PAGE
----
By MICHAEL BACHELARD - THEAGE.COM.AU
Added: Sun, 10 Jan 2010 00:00:00 UTC
Thanks to LWS for the link.
DAMIAN Coburn once lived in a cult-like Catholic offshoot in which owning a new car was frowned upon as being too much like investing in a graven idol. But Coburn bought one anyway, and called it the Golden Calf. Anne Robinson was raised a Christian but as a teenager became a pentacle-wearing witch who was in touch with the earth goddess Gaia and performed magic spells to win love, or money. Aam grew up in a strict Bangladeshi Muslim family, where marriages were arranged, the Koran taken literally and a set of religious and cultural taboos were woven together into a complete way of life.
These three Australians are united by a religious upbringing. But in the past few years all have been united by something entirely different. They've shucked off their faith and become part of a growing world-wide movement - atheism.
What is driving this move is a matter for debate. Some say it's a reaction against religious terrorism, fundamentalism. Others that the habit of Kevin Rudd, Tony Abbott, Tony Blair and others of wearing their religion US-style on their sleeves has prompted a backlash, with people concerned about the political lobbying power of faith. Still others believe the children of 1960s hippies have grown up without strong childhood indoctrination and are now embracing rationalism and science.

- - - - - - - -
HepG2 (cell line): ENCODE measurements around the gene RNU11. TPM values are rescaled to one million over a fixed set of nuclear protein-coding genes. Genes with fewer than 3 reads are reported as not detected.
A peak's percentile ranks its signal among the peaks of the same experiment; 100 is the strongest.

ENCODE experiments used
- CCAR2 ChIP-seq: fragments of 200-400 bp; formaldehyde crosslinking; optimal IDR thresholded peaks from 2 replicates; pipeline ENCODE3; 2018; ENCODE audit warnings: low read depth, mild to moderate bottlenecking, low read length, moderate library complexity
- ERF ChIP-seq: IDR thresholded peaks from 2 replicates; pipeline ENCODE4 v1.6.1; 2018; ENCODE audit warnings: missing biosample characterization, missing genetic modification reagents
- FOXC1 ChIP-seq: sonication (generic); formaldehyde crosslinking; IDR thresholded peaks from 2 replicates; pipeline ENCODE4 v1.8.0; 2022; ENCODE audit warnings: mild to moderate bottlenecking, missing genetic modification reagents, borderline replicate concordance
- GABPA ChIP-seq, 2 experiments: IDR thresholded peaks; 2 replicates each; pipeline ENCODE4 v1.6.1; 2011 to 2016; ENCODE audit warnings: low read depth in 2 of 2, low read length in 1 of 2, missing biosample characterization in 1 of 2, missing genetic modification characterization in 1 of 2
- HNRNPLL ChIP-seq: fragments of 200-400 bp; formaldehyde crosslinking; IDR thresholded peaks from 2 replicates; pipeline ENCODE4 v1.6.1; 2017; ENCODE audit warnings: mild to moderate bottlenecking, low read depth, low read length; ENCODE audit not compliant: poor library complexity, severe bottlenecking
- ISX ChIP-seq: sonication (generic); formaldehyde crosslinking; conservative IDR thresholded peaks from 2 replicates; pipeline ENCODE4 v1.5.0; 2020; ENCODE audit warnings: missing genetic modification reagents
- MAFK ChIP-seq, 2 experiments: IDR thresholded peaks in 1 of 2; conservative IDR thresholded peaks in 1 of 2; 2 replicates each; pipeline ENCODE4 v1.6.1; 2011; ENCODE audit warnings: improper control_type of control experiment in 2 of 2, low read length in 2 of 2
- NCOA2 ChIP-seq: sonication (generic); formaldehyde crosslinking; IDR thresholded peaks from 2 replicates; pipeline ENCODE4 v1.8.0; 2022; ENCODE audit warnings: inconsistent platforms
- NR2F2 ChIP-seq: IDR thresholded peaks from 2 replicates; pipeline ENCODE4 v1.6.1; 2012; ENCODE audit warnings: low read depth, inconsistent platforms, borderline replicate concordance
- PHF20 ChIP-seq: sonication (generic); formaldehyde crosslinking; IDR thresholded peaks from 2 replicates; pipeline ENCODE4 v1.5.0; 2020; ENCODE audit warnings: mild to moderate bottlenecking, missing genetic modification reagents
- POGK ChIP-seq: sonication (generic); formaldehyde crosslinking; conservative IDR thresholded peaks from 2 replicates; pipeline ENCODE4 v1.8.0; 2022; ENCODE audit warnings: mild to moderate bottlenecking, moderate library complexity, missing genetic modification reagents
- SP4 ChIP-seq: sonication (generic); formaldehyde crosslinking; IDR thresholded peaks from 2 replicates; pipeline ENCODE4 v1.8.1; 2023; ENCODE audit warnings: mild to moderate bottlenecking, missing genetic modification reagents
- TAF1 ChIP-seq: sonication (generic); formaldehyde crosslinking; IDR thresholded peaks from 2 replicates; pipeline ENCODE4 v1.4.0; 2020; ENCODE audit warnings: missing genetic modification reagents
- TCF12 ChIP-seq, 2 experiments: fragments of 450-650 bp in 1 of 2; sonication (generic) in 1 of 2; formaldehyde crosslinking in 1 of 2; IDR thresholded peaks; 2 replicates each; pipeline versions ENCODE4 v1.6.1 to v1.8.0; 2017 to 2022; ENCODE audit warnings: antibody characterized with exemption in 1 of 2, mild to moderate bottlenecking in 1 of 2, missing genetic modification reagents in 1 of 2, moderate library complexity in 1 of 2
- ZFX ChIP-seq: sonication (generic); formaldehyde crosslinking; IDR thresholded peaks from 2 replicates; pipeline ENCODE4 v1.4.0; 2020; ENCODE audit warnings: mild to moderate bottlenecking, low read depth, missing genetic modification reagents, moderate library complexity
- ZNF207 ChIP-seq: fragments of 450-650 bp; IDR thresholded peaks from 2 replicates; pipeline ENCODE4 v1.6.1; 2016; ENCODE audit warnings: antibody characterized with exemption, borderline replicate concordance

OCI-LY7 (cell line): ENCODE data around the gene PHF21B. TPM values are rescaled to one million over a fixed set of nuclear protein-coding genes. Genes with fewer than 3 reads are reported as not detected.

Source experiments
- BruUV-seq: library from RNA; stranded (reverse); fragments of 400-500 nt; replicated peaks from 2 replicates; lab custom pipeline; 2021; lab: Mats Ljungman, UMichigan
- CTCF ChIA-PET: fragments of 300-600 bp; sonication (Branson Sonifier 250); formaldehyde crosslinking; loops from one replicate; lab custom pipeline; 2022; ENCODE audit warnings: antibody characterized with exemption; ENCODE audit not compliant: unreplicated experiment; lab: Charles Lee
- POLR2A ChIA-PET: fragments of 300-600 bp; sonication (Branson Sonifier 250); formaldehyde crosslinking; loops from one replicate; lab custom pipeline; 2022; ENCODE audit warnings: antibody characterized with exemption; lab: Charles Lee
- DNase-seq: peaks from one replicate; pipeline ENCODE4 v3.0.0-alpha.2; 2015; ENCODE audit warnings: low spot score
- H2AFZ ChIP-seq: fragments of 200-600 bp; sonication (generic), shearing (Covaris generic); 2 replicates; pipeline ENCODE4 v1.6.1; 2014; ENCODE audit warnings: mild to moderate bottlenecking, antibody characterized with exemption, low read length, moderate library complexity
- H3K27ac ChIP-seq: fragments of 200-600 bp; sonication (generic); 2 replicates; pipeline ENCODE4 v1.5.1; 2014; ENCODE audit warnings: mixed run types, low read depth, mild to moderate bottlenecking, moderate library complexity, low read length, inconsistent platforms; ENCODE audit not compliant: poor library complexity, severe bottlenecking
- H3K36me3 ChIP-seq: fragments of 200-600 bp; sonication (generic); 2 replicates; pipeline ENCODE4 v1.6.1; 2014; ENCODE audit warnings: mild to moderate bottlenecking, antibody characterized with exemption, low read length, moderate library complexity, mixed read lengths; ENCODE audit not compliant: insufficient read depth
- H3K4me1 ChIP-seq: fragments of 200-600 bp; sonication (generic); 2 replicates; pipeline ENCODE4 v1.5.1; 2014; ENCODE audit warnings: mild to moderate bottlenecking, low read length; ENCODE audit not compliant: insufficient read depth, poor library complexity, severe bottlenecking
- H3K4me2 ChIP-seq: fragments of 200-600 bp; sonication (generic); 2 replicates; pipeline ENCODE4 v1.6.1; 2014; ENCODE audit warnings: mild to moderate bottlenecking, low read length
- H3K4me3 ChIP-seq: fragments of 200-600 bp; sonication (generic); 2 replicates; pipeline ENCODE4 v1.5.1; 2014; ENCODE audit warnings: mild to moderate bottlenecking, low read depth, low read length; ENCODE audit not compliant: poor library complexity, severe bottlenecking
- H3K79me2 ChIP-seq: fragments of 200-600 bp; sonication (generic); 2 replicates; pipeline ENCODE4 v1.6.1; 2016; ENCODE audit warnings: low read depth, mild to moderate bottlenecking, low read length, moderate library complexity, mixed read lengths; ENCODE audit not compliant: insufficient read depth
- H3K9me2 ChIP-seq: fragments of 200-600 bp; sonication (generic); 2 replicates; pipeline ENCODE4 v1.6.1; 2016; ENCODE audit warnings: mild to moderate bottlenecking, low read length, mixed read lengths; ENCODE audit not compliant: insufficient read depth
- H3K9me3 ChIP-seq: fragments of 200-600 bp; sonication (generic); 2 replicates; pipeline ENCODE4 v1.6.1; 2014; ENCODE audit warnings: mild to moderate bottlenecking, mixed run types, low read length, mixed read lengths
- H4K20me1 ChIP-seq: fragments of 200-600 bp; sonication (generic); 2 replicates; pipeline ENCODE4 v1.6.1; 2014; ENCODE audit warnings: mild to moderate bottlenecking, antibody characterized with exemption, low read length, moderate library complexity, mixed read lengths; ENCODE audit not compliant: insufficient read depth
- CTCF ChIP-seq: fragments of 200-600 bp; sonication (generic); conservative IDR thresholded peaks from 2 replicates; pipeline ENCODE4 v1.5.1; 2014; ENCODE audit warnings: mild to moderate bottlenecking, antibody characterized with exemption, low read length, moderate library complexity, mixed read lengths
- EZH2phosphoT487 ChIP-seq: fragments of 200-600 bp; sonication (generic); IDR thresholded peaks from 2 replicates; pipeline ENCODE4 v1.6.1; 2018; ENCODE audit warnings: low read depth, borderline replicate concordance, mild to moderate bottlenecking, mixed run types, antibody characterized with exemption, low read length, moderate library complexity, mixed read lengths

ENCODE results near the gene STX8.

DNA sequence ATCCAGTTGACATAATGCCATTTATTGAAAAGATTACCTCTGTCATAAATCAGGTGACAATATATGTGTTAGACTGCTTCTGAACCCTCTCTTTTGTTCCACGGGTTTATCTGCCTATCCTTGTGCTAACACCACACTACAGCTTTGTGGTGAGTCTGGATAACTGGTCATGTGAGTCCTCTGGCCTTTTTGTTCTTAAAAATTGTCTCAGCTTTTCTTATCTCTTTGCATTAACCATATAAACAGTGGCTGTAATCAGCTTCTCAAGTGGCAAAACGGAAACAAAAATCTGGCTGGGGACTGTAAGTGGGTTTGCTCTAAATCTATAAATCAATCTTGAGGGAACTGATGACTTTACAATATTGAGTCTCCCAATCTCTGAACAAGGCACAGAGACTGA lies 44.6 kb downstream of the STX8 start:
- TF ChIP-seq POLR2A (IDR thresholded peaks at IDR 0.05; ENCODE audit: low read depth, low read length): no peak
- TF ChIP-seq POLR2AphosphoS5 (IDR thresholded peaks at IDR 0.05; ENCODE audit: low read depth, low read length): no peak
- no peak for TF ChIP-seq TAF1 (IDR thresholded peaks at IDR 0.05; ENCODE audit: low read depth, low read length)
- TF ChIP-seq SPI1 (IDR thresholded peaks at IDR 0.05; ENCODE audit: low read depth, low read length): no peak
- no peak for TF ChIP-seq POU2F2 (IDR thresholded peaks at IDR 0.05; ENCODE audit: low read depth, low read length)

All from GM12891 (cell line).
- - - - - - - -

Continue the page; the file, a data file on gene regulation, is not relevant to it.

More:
The new atheism is bigger, more organised, and much more assertive than ever before. It's based on the belief that science explains everything we need to know about the world so there's no need for religion. Its founding texts are by scientist Richard Dawkins and writer Christopher Hitchens, and religion, in their eyes, is not just some harmless illusion, it's a dangerous, immoral force in society.
Chris Chambers and Petroc Sumner -... Comments
Science has an uneasy relationship with journalism, so what can be done by both sides to improve coverage
Will Self - BBC News Magazine 100 Comments
We chase "fast culture" at our peril - unusual words and difficult art are good for us, says Will Self.
Annie Murphy Paul - New York Times 26 Comments
New support for the value of fiction is arriving from an unexpected quarter: neuroscience.
Nick Cohen - The Spectator 40 Comments
If you turn on the news tonight and hear of a bomber slaughtering civilians anywhere from Nigeria to the London Underground, I can reassure you of one point: the bombers will not be readers of Richard Dawkins.
Amol Rajan - The Independent 39 Comments
Their assault illustrates the extent to which defenders of religion still dominate our press, the brutal retaliation exacted on clever opponents of faith and the incorrigible stupidity of Sayeeda Warsi's claim about "militant secularism" last week.
Richard Dawkins - RichardDawkins.net 341 Comments
I can’t help wondering at the quality of journalism which sees a scoop in attacking a man for what his five-greats grandfather did.
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